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Birds section header
Niagara Falls

I started my big trip up to Northern New York with Niagara Falls, in search of the Thayers Gull.   By its markings it falls somewhere between an Iceland and Herring Gull, and since there is a great deal of variation in each of those species, there is basically overlap in most if not all characteristics that would identify the Thayers.  Thayers wasn't distiguished as a separate species until about 35 years ago, and recently the work that established it as such has been challenged as potentially invalid.  In other words, Thayers may not exist.  But for now it's recognized as a separate bird, and so it's a species I'd like to see!  

I had a photo shoot at noon on Saturday that was supposed to end at one, but in fact ended at 3pm.  OK, no problem, except that as I started the eight hour drive upstate I realized I'd forgotten my passport.  Since a lot of the birding I was planning to do the next day was in Canada, I had to turn around and go back to Brooklyn for it.  I finally hit the road around 4:30...I dropped my dog Monkey off with my mother in Westchester, and drove north, and drove, and drove.  Got into Rochester around 11:30 and slept a few hours, and got up at 5 to meet Willie D'Anna and Betsy Potter at Niagara Falls at 7:30.  Will is one of real gull experts, and I knew if anyone could help nail down a Thayers it was him.  This is one of the most technical and difficult IDs in birding, and it consists of taking into consideration all aspects of the bird including wingtip pattern, bill and head shape, fleshy-part coloration, and eye color, all of which need to line up in order to have a positive ID.  I wouldn't dare make a definitive call on a bird like this without a real expert like Will helping me.
Niagara is the best place in North America for gulls.  Every year thousands upon thousands c
ollect at the falls and along the river, and more rare gulls show up here than anywhere.  We tried a number of locations, many in Canada looking back at the US (remember, the bird I see has to be in New York).  We'd find a vantage point, often several hundred feet up above the flying and perched birds, and then start scanning.  One of us would find a candidate, and then try to help the others see it, too, out of the hundreds of gliding and milling gulls.  This can take several minutes of calling out the location of the target bird in relation to some landmarks along the river.  We found at least four birds that might be Thayers, including one excellent candidate, but none of them was perfect.   This is the closest we got.  Really, it's got everything it should to be Thayers, but the mantle color (the grey on the back and wings) was just a little too light for our taste.  Again, in many people's books this would be a Thayers, but I really want as close to an unequivacable bird as possible.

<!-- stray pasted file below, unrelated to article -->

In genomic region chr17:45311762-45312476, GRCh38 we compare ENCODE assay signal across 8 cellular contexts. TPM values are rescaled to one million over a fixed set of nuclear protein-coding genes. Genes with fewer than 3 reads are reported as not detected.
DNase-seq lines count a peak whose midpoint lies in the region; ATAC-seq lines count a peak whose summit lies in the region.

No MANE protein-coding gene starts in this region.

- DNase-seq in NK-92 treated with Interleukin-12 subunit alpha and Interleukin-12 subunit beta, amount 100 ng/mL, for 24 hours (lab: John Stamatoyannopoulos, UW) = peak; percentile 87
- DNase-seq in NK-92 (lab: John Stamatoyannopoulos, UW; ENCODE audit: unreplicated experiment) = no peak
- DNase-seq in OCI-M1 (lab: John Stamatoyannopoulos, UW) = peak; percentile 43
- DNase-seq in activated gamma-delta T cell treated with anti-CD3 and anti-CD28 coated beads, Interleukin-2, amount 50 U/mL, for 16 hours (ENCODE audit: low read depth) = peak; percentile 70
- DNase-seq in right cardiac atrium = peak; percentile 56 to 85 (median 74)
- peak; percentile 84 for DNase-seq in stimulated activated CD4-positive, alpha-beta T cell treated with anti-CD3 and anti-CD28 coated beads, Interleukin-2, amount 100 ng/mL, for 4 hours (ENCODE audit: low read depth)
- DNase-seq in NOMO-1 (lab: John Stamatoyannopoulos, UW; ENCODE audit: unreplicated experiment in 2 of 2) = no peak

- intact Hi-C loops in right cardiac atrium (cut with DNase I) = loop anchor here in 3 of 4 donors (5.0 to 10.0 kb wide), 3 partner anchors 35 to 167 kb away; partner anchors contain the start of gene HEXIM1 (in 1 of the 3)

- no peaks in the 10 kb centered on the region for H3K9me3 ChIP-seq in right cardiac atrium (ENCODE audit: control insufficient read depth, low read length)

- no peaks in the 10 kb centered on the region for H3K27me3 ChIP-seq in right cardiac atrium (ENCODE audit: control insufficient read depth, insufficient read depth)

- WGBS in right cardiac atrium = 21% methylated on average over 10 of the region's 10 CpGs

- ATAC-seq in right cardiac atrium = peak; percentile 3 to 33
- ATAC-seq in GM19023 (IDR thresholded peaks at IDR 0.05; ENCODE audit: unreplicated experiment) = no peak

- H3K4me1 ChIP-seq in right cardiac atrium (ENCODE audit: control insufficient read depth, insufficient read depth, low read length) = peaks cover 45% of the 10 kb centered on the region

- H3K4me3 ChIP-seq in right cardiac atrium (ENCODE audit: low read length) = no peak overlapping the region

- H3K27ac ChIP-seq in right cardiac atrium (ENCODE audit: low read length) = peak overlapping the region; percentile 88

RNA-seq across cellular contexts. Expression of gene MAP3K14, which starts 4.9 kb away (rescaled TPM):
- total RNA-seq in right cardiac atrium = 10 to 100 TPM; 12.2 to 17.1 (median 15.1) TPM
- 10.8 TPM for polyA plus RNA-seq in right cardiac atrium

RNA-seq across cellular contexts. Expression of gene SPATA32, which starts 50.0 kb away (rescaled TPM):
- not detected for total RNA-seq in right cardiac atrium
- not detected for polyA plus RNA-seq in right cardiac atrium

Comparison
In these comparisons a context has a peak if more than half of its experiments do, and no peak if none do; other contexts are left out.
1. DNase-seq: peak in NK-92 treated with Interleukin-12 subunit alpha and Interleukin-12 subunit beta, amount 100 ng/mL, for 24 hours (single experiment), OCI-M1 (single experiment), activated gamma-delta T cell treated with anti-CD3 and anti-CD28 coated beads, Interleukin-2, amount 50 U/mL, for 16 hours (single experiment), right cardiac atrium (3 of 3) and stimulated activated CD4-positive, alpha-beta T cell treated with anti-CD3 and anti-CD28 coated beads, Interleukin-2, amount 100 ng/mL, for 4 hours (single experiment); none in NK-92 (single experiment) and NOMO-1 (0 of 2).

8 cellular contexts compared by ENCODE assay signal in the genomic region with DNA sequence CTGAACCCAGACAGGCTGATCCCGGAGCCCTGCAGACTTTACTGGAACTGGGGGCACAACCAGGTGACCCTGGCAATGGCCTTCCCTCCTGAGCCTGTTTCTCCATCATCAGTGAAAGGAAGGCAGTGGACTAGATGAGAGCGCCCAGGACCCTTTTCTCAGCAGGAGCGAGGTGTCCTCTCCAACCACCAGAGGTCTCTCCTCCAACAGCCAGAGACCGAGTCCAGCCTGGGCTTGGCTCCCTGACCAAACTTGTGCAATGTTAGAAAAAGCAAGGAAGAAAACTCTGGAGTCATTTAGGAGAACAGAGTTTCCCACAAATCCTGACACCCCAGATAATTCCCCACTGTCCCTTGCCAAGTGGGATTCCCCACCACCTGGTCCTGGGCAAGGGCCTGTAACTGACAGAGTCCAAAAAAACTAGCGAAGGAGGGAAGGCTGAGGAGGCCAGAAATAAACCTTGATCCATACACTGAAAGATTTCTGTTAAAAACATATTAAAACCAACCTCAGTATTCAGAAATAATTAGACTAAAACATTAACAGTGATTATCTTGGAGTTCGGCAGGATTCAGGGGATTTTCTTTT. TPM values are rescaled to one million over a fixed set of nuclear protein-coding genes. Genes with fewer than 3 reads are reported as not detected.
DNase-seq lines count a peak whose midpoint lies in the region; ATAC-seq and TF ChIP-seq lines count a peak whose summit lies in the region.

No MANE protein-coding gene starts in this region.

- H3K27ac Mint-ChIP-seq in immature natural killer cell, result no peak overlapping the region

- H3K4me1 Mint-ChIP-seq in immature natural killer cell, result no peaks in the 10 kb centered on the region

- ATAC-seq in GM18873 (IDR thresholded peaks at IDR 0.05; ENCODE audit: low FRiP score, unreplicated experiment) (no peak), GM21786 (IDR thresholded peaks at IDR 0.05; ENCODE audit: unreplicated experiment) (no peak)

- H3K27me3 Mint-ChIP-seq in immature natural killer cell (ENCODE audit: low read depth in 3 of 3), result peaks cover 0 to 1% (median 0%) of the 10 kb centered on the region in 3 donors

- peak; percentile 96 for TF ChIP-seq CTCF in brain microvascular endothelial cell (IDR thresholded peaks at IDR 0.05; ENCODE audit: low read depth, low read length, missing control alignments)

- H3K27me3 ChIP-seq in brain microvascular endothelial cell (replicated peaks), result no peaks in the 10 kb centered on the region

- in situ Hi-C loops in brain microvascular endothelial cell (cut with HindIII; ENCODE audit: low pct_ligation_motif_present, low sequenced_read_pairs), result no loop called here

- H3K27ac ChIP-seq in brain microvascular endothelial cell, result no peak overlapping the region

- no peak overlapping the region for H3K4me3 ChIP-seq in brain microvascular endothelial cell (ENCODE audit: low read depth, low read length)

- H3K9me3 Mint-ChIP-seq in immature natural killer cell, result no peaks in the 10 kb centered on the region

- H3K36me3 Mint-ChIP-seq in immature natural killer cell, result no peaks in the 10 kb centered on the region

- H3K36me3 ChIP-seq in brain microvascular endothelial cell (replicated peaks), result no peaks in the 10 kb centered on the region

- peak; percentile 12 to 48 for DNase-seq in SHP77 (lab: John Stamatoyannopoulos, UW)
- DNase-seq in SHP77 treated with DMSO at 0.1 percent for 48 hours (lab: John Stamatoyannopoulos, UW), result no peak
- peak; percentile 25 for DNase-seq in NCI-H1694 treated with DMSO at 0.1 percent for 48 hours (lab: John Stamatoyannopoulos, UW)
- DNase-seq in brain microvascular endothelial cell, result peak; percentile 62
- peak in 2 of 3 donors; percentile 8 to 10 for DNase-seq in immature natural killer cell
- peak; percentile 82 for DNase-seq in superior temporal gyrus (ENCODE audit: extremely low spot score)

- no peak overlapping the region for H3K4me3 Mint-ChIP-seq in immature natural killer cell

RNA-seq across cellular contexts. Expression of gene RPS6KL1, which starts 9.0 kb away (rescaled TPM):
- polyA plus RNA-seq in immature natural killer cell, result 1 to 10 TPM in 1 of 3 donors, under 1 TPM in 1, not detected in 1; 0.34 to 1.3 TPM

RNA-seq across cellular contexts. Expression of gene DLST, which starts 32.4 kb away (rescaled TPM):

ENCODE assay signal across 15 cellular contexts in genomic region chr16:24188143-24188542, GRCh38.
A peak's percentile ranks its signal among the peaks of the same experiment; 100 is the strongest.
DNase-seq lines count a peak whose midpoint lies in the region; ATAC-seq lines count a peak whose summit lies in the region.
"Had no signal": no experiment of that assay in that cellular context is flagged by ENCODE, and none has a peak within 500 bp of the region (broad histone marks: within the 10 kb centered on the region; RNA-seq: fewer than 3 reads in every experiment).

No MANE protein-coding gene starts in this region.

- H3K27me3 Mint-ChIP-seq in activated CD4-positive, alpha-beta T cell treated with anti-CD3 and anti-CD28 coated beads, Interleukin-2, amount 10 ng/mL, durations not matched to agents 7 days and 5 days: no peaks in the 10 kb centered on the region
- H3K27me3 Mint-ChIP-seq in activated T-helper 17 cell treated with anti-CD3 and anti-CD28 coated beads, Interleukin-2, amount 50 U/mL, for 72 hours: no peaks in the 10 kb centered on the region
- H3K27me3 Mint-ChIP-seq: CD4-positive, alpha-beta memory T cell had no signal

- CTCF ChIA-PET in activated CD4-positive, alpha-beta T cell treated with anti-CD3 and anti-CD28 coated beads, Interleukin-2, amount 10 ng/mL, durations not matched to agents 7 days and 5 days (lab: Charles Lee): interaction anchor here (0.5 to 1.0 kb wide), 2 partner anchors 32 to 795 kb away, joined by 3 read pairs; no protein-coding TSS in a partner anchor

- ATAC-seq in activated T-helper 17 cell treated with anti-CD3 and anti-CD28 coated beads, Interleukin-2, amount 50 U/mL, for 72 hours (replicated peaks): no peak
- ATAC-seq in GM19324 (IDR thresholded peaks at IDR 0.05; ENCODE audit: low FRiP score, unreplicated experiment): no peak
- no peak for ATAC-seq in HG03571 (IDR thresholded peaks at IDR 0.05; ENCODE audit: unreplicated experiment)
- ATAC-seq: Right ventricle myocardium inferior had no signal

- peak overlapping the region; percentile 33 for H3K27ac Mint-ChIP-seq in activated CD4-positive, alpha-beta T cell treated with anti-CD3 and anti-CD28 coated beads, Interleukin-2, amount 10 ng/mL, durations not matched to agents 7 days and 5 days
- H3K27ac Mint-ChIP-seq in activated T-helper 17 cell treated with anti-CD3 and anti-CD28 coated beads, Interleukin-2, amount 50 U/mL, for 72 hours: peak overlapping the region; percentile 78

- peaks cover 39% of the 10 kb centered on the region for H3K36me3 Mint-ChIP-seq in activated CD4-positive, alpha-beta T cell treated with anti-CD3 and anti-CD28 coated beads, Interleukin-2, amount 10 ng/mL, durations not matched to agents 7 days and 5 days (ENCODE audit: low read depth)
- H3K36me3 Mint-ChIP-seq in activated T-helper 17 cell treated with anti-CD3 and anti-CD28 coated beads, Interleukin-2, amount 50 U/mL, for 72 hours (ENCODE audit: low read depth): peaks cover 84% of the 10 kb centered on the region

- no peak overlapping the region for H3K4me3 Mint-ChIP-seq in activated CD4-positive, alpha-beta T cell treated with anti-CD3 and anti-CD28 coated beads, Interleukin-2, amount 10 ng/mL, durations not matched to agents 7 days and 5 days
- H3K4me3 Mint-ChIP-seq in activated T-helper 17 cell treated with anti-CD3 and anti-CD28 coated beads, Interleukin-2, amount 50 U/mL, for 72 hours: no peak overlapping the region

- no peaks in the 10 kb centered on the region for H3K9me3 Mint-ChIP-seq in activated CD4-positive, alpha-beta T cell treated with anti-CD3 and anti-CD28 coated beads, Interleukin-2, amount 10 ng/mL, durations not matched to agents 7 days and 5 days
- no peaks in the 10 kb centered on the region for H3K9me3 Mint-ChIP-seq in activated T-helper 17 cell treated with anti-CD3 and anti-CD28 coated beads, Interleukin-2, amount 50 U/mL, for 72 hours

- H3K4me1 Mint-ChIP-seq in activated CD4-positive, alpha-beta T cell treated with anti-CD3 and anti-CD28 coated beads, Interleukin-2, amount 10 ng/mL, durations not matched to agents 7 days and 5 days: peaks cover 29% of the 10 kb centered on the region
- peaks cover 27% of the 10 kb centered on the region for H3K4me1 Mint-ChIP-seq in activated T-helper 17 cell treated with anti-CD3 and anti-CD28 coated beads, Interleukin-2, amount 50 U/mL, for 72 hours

Next we moved down river, and Will got a call from a fellow birder tipping us off to some Little Gulls mixed in with a large flock of Bonapartes.  Little Gulls are the opposite of Thayers, ID-wise, since the black undersides of the adult bird's wing really stands out, even at a distance, and is completely diagnostic.  Here's an example of a Little Gull (we found 3 total) mixed in with Bonapartes.
Overall it was a fantastic day, despite not finding my perfect target bird.  It's always great to bird with someone who's much more experienced than you, and I think I doubled my gull knowledge in one day (2x0=?)   Will and Betsy, like a lot of the birders I met, were just great people, and I'm looking forward to going up again in search of that elusive Thayers!